Take one: So, I went to the church building on Saturday afternoon to record a worship service. I set up the chancel area and positioned the video camera. The sermon was done, and my worship notes were ready. I put on my alb, stole and pectoral cross. I knew exactly what I was going to do and what I was going to say. Lights, action, camera – and off I went. Everything went great. I thought I had hit it out of the park until I went to stop the camera. When I hit the record button again to stop the recording, the counter started – as if I was just turning it on. In panic, I hit the button again, pulled out the memory card and ran to my office to upload the video. No video. The worship did not get recorded. The camera said the card was full but there should have been plenty of room. I got a little frustrated, but I quickly settled down and took this as God’s sign that I should do this in the morning.

Take two: Sunday morning came, and I got up at my usual time. I went through my usual routine and then drove to the church building. I got set up again – lighting candles, making sure my notes were ready, my microphone pack was turned on and I got dressed in my worship garb. Lights, action camera – again. I led worship and everything went great. Another homerun – or so I thought. I went to my office to upload the video from a card that was empty when I started. But when I open the card directory there were three files. “That doesn’t make sense.” I thought. Apparently, the worship service stopped and started a couple times giving me separate three files. Grrr… Strike two on the recording. Resigning myself to “settle” for a live stream, I packed up my stuff and rushed home – praying along the way. “Why God, why? I am supposed to have a worship service ready to go for people this morning.” After some more praying and then some listening, I finally heard what God was saying, “Worship is not an event to watch.” All weekend I felt something was off about me recording a worship service, but I thought it was just nerves about how everything would turn out. Apparently, the uneasiness I felt was God tapping me on the shoulder and saying, “Don’t do this.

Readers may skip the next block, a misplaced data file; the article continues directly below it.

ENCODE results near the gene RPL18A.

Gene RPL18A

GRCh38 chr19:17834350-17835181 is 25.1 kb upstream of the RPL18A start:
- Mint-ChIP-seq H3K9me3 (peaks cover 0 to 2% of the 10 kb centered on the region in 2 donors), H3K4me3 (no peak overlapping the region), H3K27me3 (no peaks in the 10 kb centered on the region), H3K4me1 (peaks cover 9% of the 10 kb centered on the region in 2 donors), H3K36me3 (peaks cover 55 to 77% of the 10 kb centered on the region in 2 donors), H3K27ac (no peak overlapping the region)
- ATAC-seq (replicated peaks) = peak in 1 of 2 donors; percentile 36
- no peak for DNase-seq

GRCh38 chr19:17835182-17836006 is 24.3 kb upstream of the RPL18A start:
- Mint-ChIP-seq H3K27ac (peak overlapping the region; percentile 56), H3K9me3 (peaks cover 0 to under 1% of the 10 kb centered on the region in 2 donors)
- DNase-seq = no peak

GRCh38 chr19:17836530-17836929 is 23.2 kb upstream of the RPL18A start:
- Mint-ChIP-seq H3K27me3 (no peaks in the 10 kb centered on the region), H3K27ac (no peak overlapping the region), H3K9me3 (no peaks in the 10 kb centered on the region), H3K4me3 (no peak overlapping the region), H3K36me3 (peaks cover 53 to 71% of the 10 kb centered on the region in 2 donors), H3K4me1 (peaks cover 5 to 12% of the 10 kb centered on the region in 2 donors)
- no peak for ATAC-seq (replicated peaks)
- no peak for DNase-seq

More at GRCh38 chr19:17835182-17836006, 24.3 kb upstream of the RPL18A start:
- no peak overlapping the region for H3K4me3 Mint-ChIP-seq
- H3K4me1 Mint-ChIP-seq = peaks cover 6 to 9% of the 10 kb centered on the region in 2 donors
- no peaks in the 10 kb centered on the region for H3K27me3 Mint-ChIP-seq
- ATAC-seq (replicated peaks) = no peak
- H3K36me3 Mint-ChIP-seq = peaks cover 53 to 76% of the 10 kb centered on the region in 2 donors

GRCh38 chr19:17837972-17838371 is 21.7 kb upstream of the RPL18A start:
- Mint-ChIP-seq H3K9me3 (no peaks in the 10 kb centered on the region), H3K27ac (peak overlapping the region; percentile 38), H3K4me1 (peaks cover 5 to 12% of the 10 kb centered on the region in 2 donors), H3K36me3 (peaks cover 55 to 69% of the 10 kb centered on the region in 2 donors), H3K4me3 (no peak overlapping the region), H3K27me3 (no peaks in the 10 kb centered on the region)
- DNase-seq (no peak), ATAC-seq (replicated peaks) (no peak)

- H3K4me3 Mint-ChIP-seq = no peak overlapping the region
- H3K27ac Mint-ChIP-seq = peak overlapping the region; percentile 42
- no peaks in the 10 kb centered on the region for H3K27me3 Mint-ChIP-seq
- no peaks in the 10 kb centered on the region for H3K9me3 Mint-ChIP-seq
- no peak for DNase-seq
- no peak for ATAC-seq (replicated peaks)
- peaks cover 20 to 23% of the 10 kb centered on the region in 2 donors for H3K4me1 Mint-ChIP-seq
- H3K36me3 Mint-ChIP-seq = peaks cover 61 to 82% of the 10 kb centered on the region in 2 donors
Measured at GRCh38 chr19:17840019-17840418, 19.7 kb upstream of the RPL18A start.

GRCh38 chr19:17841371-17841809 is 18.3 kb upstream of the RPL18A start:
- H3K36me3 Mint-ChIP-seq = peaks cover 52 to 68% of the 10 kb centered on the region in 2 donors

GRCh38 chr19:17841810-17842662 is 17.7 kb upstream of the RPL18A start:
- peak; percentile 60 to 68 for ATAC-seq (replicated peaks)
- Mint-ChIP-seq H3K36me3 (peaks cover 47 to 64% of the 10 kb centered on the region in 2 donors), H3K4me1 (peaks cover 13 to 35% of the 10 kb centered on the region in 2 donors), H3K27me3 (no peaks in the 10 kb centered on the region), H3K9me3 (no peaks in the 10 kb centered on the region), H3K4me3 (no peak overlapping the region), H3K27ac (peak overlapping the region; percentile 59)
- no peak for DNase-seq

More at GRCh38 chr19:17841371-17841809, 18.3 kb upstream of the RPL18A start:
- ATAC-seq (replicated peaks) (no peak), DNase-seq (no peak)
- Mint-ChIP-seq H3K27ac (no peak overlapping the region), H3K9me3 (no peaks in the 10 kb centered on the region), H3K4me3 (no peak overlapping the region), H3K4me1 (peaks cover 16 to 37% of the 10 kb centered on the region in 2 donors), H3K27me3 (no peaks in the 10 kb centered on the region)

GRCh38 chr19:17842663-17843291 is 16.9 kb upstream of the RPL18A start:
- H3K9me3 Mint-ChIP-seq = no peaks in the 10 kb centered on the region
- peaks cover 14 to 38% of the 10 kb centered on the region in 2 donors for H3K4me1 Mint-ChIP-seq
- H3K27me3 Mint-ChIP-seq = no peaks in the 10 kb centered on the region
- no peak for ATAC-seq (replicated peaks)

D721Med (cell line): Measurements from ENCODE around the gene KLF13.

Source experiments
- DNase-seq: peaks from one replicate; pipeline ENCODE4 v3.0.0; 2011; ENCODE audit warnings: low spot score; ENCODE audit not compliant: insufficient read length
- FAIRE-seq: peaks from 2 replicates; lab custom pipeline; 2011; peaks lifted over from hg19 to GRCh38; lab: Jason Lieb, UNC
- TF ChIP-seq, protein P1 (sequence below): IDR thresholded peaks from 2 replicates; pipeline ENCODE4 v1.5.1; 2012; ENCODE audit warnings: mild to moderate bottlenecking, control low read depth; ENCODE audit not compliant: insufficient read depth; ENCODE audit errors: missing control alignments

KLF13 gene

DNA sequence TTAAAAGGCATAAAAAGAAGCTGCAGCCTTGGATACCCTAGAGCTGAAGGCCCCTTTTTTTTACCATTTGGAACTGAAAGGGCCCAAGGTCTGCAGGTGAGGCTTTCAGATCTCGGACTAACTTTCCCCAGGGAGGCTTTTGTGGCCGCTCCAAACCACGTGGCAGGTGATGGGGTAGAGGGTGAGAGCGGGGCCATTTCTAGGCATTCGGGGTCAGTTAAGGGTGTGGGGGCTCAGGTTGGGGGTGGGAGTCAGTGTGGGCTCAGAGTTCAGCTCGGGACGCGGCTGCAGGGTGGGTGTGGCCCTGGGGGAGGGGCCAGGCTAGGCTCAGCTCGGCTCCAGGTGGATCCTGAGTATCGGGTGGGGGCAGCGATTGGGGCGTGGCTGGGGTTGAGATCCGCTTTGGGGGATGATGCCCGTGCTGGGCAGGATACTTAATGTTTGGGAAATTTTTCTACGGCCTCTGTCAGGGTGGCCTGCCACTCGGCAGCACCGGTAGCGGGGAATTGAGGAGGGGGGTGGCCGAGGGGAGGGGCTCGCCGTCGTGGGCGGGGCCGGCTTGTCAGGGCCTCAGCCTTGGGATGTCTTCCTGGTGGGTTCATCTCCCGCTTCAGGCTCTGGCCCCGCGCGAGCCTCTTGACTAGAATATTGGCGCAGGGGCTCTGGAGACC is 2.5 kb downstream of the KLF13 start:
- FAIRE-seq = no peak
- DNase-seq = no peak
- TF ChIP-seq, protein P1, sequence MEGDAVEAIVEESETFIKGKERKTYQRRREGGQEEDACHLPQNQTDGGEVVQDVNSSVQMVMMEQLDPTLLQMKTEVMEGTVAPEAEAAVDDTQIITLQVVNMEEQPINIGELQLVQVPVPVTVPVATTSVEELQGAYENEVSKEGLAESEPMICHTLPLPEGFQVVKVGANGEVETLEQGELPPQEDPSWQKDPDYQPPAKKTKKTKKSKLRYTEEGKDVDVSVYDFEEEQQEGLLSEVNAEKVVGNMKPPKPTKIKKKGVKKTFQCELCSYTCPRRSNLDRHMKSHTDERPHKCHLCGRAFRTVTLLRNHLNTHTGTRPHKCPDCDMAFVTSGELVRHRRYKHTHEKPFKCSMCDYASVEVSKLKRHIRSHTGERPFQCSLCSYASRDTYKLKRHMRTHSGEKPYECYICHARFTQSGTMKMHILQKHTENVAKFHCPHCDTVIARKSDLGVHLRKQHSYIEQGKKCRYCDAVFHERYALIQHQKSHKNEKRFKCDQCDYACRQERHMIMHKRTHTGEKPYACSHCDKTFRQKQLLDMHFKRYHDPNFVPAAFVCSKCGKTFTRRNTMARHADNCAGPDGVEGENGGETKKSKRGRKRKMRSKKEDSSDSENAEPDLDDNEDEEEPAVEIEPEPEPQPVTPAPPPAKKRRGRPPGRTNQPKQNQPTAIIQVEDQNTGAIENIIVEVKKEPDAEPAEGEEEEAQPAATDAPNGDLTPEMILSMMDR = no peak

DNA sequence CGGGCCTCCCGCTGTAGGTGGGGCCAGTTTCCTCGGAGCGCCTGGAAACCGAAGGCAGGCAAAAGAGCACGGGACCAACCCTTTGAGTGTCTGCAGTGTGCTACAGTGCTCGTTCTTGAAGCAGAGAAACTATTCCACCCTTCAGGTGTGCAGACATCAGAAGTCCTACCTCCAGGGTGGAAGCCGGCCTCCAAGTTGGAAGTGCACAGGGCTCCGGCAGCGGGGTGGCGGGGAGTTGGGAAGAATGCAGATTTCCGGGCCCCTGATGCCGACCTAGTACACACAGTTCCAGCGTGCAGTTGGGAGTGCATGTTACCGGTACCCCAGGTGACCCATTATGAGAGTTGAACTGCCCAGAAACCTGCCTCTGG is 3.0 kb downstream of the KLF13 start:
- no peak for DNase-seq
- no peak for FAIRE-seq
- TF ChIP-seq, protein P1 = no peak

Take three: With a big smile – as I realized the lesson God had just taught me – I prepared my living room for a live stream of worship – no frustration, no anger, just thankfulness. How could I have been so vain to think I could choreograph a worship service production for people to watch later and then call it good and God glorifying. After getting set up, I prayed some more and just listened. I tossed away the bulletin and just led worship – I don’t think the church in Acts had a worship bulletin. And you know something, the Holy Spirit took over and HE hit it out of the park – Grand Slam!